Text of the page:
Muscular System

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First found May 22, 2018

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Muscular System
Muscle Contraction
Movement requires muscle
• Three types: skeletal,
smooth, cardiac
• Skeletal will be our
focus
• Long fibrous tissue
• Muscle fibers are
enclosed in layers of
connective tissue
From Largest to smallest
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Muscle
Bundle of fibers called a fascicle
Muscle fiber (one cell)
Bundle of myofibrils
Filaments arranged in sarcomeres
Actin and myosin are the proteins of the
myofilament
Terms
• Cytoplasm is called
sarcoplasm
• Inside the muscle fiber
(muscle cell) are
myofibrils
• They contain 2
proteins: actin and
myosin
A sarcomere
• The space from one Z
line to the next Z line
• Striations (stripes) are
caused by the proteins
of the myofilament
• Sarcomere is the
contracting unit of the
muscle fiber
Z lines
Contraction
• Contractions means
getting smaller
• The myofibril can
contract because actin
and myosin move
• This movement is
described in the
sliding filament theory
Sliding Filament Theory
• Head of myosin
attaches to the actin
• This can happen only
if calcium is present
• Myosin head pulls the
actin filament in
• Makes the sarcomere
shorter
Neuromuscular Junction
Connection
between a
motor neuron
and a muscle
Neuromuscular Junction
• A nerve fibers comes
from the brain or
spinal cord to the
muscle.
• The nerve and the
muscle do not actually
touch
• The gap between them
is called the synaptic
cleft
Neuromuscular Junction
• At the end of the
neuron, many tiny
vesicles are present
• These vesicles store
chemicals called
neurotransmitters
• The neurotransmitter
will go across the gap
(synaptic cleft)
Neuromuscular Junction
• The muscle fiber on
the other side of the
gap is stimulated by
the neurotransmitter
• The muscle fiber
contracts
• The neurotransmitter
is called acetylcholine
After contraction, relaxation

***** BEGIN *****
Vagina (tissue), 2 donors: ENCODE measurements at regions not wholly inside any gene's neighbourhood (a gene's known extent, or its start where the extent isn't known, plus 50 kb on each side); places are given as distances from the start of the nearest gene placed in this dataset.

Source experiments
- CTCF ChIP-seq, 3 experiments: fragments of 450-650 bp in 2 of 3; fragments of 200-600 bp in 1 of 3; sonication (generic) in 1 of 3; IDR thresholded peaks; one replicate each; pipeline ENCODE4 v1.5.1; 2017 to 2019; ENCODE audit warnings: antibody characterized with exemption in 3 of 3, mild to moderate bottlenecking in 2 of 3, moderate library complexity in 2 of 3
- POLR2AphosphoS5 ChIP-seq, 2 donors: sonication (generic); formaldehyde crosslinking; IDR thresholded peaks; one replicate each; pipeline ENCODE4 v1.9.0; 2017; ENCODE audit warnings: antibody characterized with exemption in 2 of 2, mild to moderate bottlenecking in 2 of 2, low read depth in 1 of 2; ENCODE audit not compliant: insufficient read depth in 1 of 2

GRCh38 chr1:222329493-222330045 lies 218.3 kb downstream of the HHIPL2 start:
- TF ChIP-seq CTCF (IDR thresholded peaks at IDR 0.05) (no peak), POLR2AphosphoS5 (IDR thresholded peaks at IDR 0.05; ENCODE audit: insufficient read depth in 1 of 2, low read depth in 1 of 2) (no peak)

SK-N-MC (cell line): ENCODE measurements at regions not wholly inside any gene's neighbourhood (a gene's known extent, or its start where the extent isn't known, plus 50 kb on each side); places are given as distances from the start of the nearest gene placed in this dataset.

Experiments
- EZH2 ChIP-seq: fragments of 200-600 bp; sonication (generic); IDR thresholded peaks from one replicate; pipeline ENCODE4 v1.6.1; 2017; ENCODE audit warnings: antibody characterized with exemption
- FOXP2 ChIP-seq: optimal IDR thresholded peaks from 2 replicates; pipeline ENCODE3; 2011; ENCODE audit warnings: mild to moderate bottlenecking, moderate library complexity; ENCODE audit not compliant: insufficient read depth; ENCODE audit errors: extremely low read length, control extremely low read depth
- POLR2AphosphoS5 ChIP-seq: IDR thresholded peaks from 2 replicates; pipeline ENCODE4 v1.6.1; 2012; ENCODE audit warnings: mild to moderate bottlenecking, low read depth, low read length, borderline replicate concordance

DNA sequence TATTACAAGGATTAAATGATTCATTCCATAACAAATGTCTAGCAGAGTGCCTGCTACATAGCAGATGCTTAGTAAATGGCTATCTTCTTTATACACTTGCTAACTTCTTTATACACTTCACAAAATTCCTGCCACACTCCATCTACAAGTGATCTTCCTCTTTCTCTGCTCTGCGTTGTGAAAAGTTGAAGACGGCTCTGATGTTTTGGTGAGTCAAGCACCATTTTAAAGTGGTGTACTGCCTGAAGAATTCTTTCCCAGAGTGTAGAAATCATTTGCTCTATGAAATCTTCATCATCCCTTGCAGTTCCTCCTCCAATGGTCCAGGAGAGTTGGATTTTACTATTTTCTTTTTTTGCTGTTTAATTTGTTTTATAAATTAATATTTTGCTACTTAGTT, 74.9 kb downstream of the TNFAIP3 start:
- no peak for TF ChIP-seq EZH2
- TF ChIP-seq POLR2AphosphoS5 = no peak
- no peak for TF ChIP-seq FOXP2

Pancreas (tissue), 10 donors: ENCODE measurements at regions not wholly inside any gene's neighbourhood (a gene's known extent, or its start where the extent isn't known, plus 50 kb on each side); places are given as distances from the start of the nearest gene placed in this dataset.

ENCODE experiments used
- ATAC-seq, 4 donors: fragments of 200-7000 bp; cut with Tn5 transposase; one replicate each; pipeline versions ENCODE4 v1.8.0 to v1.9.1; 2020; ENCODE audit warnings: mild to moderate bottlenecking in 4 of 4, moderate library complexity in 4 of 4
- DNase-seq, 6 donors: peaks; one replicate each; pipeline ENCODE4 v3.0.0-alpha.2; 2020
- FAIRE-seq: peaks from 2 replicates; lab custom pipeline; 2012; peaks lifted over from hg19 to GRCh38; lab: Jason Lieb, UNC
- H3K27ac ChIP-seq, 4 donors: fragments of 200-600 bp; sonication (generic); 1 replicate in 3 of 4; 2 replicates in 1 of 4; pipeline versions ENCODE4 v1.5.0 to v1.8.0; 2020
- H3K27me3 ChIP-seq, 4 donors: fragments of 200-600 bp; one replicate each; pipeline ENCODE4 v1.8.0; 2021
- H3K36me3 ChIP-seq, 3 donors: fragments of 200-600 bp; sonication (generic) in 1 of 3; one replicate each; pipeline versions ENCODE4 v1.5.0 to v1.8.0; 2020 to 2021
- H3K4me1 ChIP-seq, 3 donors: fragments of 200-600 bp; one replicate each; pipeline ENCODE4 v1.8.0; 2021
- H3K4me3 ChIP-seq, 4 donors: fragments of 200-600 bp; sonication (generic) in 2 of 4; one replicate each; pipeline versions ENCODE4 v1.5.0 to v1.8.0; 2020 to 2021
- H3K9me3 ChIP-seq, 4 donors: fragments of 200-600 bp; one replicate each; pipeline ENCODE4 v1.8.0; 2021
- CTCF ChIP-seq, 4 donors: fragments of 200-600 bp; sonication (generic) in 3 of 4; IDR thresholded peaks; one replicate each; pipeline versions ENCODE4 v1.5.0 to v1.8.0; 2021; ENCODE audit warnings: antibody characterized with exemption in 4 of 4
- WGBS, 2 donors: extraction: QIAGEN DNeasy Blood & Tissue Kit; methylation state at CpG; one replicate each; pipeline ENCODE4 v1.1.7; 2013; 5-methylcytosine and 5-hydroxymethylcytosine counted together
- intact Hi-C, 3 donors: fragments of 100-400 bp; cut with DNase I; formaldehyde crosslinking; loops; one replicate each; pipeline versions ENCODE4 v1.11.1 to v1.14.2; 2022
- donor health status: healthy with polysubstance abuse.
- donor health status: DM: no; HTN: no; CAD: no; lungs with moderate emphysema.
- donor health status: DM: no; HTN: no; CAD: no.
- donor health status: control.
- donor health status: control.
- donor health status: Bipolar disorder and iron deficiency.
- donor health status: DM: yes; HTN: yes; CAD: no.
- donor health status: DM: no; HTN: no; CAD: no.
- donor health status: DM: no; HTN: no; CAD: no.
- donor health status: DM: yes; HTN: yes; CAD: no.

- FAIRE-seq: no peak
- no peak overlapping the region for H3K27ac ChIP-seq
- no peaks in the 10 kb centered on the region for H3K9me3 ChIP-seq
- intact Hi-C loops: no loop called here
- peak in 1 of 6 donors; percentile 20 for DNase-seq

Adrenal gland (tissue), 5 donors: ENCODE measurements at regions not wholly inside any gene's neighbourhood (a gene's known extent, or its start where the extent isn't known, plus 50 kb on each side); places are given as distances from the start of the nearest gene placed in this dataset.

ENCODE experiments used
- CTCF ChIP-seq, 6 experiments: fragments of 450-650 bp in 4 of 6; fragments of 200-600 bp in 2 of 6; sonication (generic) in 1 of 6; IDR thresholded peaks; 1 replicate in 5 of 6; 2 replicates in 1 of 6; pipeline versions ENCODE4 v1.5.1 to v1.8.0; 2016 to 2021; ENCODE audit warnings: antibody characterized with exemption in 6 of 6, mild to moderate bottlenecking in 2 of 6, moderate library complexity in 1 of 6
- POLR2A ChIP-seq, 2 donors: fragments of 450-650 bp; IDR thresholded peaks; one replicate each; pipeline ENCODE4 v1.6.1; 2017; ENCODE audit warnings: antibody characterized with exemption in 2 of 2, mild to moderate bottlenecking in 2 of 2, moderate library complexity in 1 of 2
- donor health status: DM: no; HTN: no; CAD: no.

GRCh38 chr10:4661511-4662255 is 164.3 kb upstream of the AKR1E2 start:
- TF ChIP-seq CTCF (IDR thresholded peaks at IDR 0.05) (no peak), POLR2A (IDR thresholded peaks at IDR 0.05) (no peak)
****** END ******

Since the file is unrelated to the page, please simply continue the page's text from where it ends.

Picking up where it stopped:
• Acetylcholinesterase
(an enzyme) destroys
the remaining
acetylcholine
• Calcium ions are taken
away
• Without these actions,
the muscle would stay
contracted
Related Conditions
• Nerve gas works by
inhibiting
acetylcholinesterase
• Breathing muscles
cannot relax
• Botulism prevents the
release of
acetylcholine, so
muscles cannot
contract
Related Conditions
• Rigor mortis
• Ca++ pumps run out
of ATP
• Ca++ cannot be
removed
• continuous contraction
• eventually tissues
break down
Contraction Facts
• Threshold stimulus must
be reached to cause a
contraction
• Enough acetylcholine
must reach the receptors
• All or none response
• Either the fiber (and its
motor unit) contracts or it
doesn’t
• A motor neuron comes
from the brain or
spinal cord and
connects to a group of
muscle fibers, called a
motor unit. When a
motor neuron
transmits an impulse,
all the fibers in the
motor unit contract
• (If threshold was
reached)
Contraction
Facts
Contraction
Facts
• A motor unit exhibits
an all or none response
• How, then, can some
muscle contractions be
more forceful than
others?
• Determined by the
number of motor units
stimulated
Contraction Facts
• Where does the energy
come from to power
muscle contraction?
• ATP (adenosine triphosphate)
• If extra energy is
available, it is stored in
creatine phosphate
• Creatine phosphate is
converted to ATP when
needed.
Origin and Insertion
• One end of a skeletal
muscle is attached to
an immovable end,
like an anchor. This is
the ORIGIN.
• The other end is
attached to a movable
part, called the
INSERTION.
Biceps Brachii
Two origins
Insertion
Contraction Facts
• Muscle Twitch
• cycle of contraction
and relaxation
• Contraction only
lasts a fraction of a
second
Contraction Facts
• Tetany is sustained
contraction
• Lacks even partial
relaxation
• Tetanus bacteria can
cause this
• Lockjaw
Contraction Facts
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•
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•
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Muscle cramps
ATP depletion
dehydration
ion imbalance
massage or stretching
increase circulation
Which are You?
• A sprinter or an endurance performer?
• Why do some people excel at one, but not
the other?
• Read the article and find out!
Use It or Lose It!
• Muscle inactivity will lead to weakness and
wasting
• Aerobic exercise will result in stronger,
more flexible muscles with greater
resistance to fatigue.
• Resistance (isometric) exercise will result in
increased size of muscles.
Which type should you do?
• Resistance: body
building; enlarges
individual muscle
cells.
• Aerobic: endurance,
increases strength in
other systems as well.
• YOU NEED BOTH!
Contraction Facts
• Muscle fatigue
• lack of carbohydrate
source (glucose)
• lack of ATP to restore
membrane potential
• lactic acid drops pH
which interferes with
protein function
Oxygen Debt
Body cannot supply
muscles with enough
oxygen during strenuous
exercise
Muscles must switch to
anaerobic respiration
This produces lactic acid,
which the liver will destroy
later
Oxygen debt is the amount
of oxygen liver cells need
to convert the lactic acid
into glucose
Happens later,
while you are
resting or
sleeping
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